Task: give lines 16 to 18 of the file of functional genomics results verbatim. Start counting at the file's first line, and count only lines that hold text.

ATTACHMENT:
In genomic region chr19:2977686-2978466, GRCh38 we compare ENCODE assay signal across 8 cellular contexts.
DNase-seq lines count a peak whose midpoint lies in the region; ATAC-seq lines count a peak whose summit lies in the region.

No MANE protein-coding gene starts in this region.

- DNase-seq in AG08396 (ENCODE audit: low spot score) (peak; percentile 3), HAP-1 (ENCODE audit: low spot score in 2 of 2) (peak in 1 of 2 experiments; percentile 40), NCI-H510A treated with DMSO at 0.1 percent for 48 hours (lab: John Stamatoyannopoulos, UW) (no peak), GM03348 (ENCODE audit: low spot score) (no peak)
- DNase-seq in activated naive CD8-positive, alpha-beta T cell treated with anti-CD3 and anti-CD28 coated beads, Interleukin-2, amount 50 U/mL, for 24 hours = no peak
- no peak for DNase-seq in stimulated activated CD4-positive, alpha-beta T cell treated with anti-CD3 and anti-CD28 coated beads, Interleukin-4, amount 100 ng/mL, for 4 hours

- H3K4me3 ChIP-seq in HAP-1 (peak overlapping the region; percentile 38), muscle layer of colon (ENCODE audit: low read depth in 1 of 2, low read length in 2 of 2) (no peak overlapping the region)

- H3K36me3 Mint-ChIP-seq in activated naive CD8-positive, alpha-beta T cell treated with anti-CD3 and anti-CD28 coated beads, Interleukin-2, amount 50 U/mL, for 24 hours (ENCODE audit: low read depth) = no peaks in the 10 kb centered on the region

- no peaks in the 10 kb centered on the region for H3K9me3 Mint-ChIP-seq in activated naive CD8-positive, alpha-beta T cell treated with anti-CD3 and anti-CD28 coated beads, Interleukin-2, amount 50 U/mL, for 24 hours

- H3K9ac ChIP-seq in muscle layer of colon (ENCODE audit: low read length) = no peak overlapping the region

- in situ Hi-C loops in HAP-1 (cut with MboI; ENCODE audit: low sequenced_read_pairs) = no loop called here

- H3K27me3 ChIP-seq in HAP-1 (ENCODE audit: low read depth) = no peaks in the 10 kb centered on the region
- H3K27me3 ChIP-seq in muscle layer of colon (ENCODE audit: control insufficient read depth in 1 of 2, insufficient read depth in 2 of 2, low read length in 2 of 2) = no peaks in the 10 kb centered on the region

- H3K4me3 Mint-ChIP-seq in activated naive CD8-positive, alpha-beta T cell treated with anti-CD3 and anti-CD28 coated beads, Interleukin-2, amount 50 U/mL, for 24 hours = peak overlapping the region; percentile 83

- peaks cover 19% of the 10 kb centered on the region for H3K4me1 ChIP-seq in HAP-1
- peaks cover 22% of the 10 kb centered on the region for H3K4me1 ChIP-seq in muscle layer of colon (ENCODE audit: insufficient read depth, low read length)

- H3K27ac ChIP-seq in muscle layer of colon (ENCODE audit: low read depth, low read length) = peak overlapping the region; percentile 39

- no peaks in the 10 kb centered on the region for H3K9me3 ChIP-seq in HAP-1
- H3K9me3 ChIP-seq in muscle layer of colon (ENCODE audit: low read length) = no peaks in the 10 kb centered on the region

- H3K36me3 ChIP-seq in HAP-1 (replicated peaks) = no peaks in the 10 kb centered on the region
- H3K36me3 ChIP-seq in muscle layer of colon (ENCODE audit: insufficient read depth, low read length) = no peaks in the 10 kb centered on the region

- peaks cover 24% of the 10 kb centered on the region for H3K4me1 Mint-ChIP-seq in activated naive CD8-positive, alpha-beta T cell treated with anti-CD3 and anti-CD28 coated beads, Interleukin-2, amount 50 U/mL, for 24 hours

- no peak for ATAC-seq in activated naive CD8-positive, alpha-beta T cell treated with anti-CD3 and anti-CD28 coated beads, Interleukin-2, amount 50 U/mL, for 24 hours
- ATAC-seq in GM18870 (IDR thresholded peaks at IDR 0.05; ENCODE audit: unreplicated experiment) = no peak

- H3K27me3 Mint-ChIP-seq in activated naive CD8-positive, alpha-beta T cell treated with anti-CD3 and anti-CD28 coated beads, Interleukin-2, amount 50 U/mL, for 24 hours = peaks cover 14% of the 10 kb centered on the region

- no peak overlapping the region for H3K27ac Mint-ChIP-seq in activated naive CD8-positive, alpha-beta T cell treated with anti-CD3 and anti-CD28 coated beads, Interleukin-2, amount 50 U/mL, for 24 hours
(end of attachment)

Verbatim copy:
- peaks cover 22% of the 10 kb centered on the region for H3K4me1 ChIP-seq in muscle layer of colon (ENCODE audit: insufficient read depth, low read length)

- H3K27ac ChIP-seq in muscle layer of colon (ENCODE audit: low read depth, low read length) = peak overlapping the region; percentile 39

- no peaks in the 10 kb centered on the region for H3K9me3 ChIP-seq in HAP-1